Preventing Human Smugglers from Abusing Canada’s Immigration System Act

Elizabeth May: Mr. Speaker, similar to the hon. member for Thunder Bay—Rainy River, I also have concerns. We have a lot of legal opinion that this bill would violate the charter and be struck down by the courts.

However, we also have, pertinent to the last question, obligations under the right to family, which is enshrined under the International Covenant of Civil and Political Rights. Even when someone has been designated, under this very difficult act, as legally entitled to remain in Canada, they must wait five years before being able to get the legal status to reunite with their family.

I wonder if the hon. member for Sydney—Victoria has any further thoughts on the way the act would actually violate our legal obligations to the right to the family.

Hon. Mark Eyking: Mr. Speaker, the hon. member is a great friend of Cape Breton and we always welcome her when she comes to visit.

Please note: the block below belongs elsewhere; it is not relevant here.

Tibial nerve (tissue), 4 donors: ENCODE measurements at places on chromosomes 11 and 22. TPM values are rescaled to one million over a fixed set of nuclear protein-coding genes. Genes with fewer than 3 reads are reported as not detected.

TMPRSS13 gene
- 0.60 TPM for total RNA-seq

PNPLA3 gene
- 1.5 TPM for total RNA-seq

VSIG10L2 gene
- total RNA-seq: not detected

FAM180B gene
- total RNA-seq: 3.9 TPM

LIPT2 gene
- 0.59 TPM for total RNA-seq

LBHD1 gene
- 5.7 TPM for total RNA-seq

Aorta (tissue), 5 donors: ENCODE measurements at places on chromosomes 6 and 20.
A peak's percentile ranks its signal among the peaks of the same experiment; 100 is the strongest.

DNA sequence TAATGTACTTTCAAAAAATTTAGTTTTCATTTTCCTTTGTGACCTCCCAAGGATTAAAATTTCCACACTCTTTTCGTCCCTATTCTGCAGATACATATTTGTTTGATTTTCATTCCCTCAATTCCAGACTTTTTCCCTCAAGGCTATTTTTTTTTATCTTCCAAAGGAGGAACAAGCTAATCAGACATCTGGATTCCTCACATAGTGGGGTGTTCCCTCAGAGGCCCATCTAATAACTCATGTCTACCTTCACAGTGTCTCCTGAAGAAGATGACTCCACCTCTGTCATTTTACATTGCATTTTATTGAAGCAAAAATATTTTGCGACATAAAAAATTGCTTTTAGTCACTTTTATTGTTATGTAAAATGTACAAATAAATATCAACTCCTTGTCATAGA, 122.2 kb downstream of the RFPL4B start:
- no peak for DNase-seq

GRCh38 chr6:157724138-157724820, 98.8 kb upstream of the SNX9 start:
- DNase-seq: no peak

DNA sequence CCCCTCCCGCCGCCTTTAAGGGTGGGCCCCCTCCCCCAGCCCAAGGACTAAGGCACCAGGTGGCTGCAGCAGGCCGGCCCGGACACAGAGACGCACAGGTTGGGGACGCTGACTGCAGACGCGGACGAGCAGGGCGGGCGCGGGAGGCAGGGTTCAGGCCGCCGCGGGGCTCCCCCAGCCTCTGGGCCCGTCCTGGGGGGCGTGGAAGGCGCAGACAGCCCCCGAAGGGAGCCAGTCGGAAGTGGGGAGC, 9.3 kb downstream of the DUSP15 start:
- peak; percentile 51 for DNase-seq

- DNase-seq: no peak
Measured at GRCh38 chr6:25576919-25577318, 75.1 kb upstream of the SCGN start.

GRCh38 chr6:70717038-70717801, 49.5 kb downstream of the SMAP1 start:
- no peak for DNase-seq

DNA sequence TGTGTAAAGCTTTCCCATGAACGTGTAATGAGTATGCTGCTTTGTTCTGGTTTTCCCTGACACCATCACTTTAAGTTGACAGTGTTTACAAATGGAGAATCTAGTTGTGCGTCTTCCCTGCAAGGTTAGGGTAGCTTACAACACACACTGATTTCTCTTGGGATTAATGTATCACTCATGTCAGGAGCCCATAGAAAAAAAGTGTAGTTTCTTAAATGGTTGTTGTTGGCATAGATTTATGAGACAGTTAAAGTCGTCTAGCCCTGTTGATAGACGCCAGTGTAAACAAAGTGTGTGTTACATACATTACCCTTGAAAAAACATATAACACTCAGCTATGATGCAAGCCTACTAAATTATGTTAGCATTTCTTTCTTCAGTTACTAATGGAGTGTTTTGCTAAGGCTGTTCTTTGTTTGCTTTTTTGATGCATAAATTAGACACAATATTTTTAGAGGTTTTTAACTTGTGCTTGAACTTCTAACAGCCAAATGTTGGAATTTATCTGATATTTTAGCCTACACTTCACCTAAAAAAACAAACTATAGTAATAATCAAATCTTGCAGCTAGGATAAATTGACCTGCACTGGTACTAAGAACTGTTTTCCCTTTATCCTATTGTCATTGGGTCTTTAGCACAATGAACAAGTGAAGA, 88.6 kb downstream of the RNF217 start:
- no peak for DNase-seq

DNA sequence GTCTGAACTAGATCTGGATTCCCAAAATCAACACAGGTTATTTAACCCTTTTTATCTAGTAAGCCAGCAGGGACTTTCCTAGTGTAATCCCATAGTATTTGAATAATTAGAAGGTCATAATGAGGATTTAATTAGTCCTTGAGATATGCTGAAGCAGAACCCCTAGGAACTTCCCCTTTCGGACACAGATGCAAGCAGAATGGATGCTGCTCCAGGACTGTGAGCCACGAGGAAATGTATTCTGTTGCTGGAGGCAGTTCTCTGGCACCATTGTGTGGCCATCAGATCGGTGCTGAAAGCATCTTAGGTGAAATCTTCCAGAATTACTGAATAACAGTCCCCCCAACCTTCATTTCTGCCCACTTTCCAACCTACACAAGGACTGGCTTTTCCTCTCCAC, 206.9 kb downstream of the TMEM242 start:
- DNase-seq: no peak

Why do we need to go to the courts to settle these things? Why did the Tabaj family have to go to court? Why cannot we in the House during committee come up with very positive, very good legislation so that we do not need to go to the international courts? Why do we not, as a committee, look at what Australia and other countries are doing with refugees and immigrants to see how we can streamline this and make it more suitable to families.

We hear cases time and time again about how families are being split up. It makes them non-productive. The sooner they integrate into Canadian society as young families the better. They learn our culture and our languages. It is terrible that we are in a situation now where legislation comes from the government that is against the Charter of Rights and Freedoms and needs to go to the court system. That is why we have committees here to deal with that and move things forward.